“If the perception is that this is a bad situation getting worse, the reality is that it’s going from worse to bad,” said Adam Gelb, president and chief executive of the Council on Criminal Justice, an organization founded last summer to bring together reform stakeholders from political, academic, activist and legal backgrounds.
“How much progress,” Gelb said, “is something that’s in the eye of the beholder.”
Across all four observed populations, people of color are still incarcerated and supervised at higher rates than white people. Although the offending rate for black people declined by an average of 3 percent per year, the study found that group’s length of time in the system increased.
The study compares white people in the justice system to those who are black or Hispanic and is based on data from the Bureau of Justice Statistics. The ratios presented were adjusted for the racial and ethnic breakdown of the U.S. adult population.
Overall, it found that race and ethnic disparities were lowest among probation populations and highest within prison and parole groups.
Among state prison populations in 2000, black people were incarcerated at a rate 8.3 times higher than white people, and for Hispanic people the rate was 2.6 times higher than white people. Those ratios fell by 2016 to 5.1-to-1 and 1.6-to-1, respectively, according to the study.
Though state imprisonment disparities between white and black inmates fell across all major crime categories, the largest drop was observed for drug offenses. Black people were imprisoned for drug-related crimes 15 times the rate of white people in 2000. That ratio dropped to 5-to-1 by 2016, the study said.
“That’s a gigantic drop,” Gelb said.
In that same time frame, white women were imprisoned at a higher rate for violent, property and drug crimes, while black women were imprisoned less often for drug crimes — a change that caused the racial disparity between incarcerated black and white women at the state level to fall from 6-to-1 to 2-to-1.
That decline was sharper than the decline among men, the study found.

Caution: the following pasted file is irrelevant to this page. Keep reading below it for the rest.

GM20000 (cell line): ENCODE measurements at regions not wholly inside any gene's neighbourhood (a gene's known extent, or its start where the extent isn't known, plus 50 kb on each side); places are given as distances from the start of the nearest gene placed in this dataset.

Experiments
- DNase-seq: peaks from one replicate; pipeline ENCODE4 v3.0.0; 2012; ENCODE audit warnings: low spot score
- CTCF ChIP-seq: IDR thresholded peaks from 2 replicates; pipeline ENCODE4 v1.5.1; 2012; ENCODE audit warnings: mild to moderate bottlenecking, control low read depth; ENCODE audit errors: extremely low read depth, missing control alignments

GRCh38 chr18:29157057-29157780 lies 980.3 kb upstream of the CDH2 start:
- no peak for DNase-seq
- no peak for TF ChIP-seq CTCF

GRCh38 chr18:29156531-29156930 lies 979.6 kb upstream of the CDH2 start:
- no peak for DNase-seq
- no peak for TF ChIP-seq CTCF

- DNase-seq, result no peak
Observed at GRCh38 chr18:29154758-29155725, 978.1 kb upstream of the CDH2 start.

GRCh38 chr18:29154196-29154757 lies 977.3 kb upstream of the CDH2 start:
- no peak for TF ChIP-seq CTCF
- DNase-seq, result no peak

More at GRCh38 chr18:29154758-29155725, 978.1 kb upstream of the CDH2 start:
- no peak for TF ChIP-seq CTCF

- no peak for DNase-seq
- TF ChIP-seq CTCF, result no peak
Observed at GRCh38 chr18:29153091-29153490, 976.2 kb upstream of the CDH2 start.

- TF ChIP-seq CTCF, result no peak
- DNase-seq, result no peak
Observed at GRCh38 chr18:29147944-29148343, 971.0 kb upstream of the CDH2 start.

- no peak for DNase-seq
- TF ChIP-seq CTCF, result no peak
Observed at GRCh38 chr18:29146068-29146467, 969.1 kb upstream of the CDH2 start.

Over the 16 years that were studied, the number of black men in state prison declined by more than 48,000, while the number of white men increased by more than 59,000. Similarly, the number of incarcerated black women fell by more than 12,000, and the number of white women in prison grew by nearly 25,000.
The incarceration rates for white women grew steadily over time, leading the study’s authors to believe that the opioid epidemic that hit communities nationwide in recent years might explain some of the change — but not all of it.
“The prevailing narrative is that attitudes have changed only recently and due to the opioid epidemic, which has been mostly a white problem. But these trends predate that significantly,” Gelb said. “The ultimate question becomes, are these remaining gaps due to biased decision-making or not?”
The study did not break down the data by state, which means it is unclear which U.S. regions have made the most — or least — improvement. The authors note in their conclusion that “the effects of criminal justice case processing vary by race and type of crime, making it difficult to point to a single factor that accounts for race-specific changes in imprisonment.”
For example, sentencing habits and parole decisions from state to state could affect those rates, the study said.
“Additional data and research are essential to understand why precisely these trends are occurring, nationally and within state and local jurisdictions,” wrote the study’s authors.
The report notes that racial disparities within the federal prison population also declined, but by a smaller margin. Among black and white people, the incarceration rate fell from 8.4-to-1 to 7-to-1 between 2001 and 2017, and the ratio between white and Hispanic people decreased from 7.3-to-1 to 4.6-to-1.
The next step, Gelb said, is to use council resources to serve as both a think tank and task force hub to create policy recommendations that will help course-correct the prevailing disparities.
“It is an extremely complex tangle of factors behind the trends, but we thought it was critical to understand what the actual trends are and to start to unpack them in a way that can point to potential policy solutions,” Gelb said.
Membership of the council is by invitation only. The Board of Trustees is co-chaired by Sally Yates, former deputy attorney general at the Justice Department, and Mark Holden, senior vice president at Koch Industries.
“We see this as helping build a more precise road map of what needs to be done to move us toward being a fairer and more equitable society,” Gelb said. “You can’t just admire and bemoan the numbers — you have to understand them at a deeper level so you can target and focus your efforts to tackle them.”